The purpose of the first part of this book is to describe and explain the behaviour of light in natural waters. The word 'light' in common parlance refers to radiation in that segment of the electromagnetic spectrum -about 400 to 700 mm to which the human eye is sensitive. Our prime concern is not with vision but with photosynthesis. Nevertheless, by a convenient coincidence, the waveband within which plants can photosyn-thesize corresponds approximately to that of human vision and so we may legitimately refer to the particular kind of solar radiation with which we are concerned simply as 'light'.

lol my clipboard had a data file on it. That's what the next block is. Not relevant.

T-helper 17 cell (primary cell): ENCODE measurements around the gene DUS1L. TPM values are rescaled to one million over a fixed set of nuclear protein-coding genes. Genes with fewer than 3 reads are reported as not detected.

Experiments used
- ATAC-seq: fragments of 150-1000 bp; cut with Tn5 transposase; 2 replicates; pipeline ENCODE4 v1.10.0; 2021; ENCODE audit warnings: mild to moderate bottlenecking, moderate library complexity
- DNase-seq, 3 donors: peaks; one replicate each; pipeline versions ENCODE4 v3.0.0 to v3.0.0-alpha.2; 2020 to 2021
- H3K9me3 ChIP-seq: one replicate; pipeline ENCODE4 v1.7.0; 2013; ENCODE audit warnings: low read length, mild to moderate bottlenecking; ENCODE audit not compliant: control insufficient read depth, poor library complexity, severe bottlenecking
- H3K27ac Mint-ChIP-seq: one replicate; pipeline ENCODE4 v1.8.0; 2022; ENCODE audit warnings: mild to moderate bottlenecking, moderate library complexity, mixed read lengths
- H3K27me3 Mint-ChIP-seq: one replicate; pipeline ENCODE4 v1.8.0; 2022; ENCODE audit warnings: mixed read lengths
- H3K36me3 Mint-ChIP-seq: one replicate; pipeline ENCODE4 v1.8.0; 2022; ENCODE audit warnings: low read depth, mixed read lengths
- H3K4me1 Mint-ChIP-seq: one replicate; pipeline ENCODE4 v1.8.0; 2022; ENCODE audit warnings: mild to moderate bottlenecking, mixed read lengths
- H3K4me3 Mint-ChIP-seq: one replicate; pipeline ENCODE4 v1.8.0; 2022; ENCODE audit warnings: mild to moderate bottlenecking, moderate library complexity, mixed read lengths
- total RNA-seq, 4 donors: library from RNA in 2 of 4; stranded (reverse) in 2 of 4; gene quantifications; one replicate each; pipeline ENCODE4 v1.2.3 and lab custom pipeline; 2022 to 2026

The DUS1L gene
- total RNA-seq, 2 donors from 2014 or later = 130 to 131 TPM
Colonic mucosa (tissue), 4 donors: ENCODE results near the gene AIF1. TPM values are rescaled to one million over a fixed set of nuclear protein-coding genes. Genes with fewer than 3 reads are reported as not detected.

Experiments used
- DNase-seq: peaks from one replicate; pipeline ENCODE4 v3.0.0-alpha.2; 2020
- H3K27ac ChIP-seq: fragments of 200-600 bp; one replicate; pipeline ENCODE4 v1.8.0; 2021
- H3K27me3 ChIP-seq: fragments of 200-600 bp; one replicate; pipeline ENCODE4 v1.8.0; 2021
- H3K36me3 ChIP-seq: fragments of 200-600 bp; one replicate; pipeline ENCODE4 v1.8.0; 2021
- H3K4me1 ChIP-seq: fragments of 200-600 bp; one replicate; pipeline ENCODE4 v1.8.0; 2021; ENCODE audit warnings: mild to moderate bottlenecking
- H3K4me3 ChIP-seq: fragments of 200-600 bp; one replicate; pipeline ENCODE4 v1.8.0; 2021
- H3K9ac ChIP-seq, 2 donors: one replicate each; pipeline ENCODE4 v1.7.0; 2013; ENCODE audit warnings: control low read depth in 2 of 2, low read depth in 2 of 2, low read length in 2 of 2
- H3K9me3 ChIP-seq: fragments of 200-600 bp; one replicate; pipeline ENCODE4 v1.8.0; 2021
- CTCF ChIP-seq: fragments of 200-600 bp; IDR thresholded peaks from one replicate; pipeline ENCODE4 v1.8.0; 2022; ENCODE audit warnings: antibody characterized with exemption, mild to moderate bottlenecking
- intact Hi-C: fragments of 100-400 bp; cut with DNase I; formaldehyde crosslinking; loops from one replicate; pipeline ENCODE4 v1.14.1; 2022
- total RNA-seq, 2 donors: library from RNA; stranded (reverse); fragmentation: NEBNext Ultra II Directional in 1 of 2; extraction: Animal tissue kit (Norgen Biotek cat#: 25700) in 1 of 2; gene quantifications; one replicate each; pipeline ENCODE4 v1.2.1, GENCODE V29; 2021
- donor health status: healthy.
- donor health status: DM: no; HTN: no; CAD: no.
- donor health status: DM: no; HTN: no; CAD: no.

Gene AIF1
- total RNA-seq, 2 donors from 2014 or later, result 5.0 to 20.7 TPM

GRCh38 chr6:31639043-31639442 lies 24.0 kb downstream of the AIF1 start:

Optics is that part of physics which deals with light. Since the behaviour of light is greatly affected by the nature of the medium through which it is passing, there are different branches of optics dealing with different kinds of physical systems. The relations between the different branches of the subject and of optics to fundamental physical theory are outlined dia-grammatically in Fig. 1.1. Hydrologic optics is concerned with the behaviour of light in aquatic media. It can be subdivided into limnological and oceanographic optics according to whether fresh, inland or salty, marine waters are under consideration. Hydrologic optics has, however, up to now been mainly oceanographic in its orientation.

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